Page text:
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Investigator urges companies to report cybercrime




Investigator urges companies to report cybercrime
Investigator urges companies to report cybercrime



http://www.networkworld.com/news/2006/082406-investigator-urges-companies-to-report.html 

By Grant Gross
IDG News Service
08/24/06 

Companies that work with law enforcement agencies on cybercrime can
get valuable information, including lists of hostile IP addresses and
information on new types of attacks, a U.S. Air Force cybercrime
investigator said Thursday.

Wendi Whitmore, a special agent with the Air Force Office of Special
Investigations, urged companies that are victims of cybercrime to
report the problems to law enforcement agencies during a presentation
at the 2006 InfraGard National Conference, focused on protecting U.S.  
critical infrastructure. Even though many cybercriminals don't get
caught, the shared information between law enforcement and private
businesses can help both groups develop better defenses, she said.

Some cybercriminals do get caught, and those arrests serve as a
deterrent to others considering cyberscams, she said. "No criminal
prosecution is ever going to be taken if the crime is never reported
to law enforcement," Whitmore added. "Until we start developing longer
lists of people who got five years, who got 10 years [in jail], who
had to pay back hundreds of thousands of dollars, then you're not
going to have a deterrent."

Some companies are concerned that law enforcement investigations are
slow, but police often have a view of the larger picture than an
individual company, she said. Another common fear is that a company
that reports cybercrime will have that information leaked to the
media, but rarely do the leaks come from law enforcement agencies, she
said.

About three-quarters of the victims of distributed denial-of-service
(DDoS) extortion scams don't report the crimes to law enforcement
agencies, Whitmore said.

In extortion scams, criminals use networks of compromised computers
called botnets to flood a company's network with traffic, then ask the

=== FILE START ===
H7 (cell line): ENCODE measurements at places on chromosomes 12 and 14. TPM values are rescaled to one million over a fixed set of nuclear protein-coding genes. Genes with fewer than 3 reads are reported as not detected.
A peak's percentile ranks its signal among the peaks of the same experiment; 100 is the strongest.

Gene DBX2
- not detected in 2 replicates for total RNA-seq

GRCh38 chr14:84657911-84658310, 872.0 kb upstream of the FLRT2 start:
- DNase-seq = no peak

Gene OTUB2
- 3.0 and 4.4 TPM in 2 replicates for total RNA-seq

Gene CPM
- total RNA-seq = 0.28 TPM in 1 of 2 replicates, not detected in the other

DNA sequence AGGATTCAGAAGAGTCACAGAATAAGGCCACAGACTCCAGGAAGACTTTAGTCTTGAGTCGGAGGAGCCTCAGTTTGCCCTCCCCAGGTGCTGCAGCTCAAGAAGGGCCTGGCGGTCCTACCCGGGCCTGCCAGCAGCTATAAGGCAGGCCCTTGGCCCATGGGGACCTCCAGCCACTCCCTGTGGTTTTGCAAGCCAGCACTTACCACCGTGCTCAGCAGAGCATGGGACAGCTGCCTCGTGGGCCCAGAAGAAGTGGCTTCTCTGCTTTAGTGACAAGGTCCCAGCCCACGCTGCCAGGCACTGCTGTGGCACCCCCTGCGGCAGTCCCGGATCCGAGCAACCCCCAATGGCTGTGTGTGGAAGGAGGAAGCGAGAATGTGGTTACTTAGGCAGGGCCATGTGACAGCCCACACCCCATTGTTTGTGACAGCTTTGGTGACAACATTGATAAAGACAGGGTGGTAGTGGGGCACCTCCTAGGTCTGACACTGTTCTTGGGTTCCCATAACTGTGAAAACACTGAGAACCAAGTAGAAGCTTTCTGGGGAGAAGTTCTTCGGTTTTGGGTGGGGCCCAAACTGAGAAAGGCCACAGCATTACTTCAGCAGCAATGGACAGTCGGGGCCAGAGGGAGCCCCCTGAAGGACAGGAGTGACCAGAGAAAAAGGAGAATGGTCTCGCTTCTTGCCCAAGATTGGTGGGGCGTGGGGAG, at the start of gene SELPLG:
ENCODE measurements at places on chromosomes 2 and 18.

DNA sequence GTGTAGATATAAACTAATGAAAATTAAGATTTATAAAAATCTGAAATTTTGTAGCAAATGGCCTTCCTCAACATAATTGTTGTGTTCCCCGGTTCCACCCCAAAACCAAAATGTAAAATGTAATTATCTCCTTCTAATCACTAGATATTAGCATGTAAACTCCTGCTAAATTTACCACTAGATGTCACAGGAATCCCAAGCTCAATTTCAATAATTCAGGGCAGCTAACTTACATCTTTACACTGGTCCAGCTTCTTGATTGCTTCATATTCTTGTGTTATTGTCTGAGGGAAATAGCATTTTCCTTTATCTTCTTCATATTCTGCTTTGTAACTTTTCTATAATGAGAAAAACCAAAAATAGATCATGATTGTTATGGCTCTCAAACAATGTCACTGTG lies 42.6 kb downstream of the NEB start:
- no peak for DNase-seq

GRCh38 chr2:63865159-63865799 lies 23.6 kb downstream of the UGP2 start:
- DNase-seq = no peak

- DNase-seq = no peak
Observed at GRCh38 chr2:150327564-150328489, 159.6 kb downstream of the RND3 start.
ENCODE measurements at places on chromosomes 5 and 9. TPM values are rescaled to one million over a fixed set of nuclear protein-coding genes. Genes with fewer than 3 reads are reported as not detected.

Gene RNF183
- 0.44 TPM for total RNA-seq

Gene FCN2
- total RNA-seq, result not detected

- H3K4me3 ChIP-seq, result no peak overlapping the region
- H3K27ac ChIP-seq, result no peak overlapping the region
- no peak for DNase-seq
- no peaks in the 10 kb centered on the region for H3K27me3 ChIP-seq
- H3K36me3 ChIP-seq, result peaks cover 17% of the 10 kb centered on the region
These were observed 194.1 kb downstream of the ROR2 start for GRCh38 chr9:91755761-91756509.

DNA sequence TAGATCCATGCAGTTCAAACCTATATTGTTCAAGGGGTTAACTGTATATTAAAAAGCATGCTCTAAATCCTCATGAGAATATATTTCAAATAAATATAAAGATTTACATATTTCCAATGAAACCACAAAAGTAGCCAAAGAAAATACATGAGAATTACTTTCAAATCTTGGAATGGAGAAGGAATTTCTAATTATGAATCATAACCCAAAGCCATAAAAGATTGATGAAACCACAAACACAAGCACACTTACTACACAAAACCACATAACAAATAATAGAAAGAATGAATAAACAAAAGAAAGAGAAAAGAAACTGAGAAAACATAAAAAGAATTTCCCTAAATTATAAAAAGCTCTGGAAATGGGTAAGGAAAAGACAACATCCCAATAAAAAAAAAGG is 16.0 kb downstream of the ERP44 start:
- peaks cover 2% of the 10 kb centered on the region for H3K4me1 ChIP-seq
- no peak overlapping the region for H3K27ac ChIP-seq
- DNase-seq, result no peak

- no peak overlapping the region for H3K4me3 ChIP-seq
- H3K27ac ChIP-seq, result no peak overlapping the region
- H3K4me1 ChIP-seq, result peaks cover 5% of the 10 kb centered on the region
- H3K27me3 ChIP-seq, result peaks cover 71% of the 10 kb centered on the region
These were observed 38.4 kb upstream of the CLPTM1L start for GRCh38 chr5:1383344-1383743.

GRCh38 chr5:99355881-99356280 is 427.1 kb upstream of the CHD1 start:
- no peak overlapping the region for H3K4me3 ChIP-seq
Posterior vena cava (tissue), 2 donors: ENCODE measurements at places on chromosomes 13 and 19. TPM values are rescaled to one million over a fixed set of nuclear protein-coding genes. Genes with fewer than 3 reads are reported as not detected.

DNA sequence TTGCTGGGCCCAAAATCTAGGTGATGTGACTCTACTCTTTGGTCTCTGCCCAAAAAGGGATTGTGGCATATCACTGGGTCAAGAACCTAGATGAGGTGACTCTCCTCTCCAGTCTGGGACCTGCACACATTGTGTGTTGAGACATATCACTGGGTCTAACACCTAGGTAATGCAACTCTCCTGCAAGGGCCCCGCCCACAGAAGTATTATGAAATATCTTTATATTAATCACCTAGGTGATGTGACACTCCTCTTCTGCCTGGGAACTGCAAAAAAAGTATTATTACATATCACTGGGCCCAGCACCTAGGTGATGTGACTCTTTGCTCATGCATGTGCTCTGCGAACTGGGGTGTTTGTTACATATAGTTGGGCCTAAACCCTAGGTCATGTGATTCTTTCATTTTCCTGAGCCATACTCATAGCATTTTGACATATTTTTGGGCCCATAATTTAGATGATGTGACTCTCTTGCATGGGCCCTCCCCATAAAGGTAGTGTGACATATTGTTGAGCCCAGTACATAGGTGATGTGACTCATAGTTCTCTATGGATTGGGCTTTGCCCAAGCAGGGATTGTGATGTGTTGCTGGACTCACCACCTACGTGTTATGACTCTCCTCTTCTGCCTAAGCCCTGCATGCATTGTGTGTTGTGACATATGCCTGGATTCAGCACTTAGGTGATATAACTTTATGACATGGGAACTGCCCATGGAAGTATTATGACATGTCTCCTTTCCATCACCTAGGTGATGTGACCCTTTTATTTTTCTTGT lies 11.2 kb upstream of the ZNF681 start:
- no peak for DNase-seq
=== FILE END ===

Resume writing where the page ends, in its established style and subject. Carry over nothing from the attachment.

company for money to make the DDoS attack stop. If the company refuses
to pay, the attacker floods the company's network with more traffic,
often from thousands of zombie computers, then demands more money, she
said. Financial companies such as banks and offshore gambling Web
sites are favorite targets for these botnet extortion scams, she
added.

Botnets of compromised computers are responsible for sending an
estimated 60% of all spam e-mail, as well as sending many viruses and
worms and phishing scam e-mails, Whitmore said. In addition to DDoS
attacks, compromised computers can send out the owner's personal
information, and they can be used to store illegally copied music and
movies or child pornography, she said.

Whitmore called on businesses to deploy a number of defenses against
botnets, including running antivirus software, patching systems
quickly, scanning network traffic and limiting employee computer
access to only the systems they need. Companies also need to "train,
train and retrain" their employees in safe Internet use, she said.

"The Internet is a war zone," she said. "If you haven't been attacked,
at some point, you're going to be attacked."

She also recommended that companies develop relationships with local
law enforcement investigators and their Internet service providers
before a cyberattack. That way, the company will be able to get a
quick response during a crisis, she said.

All contents copyright 1995-2006 Network World, Inc.


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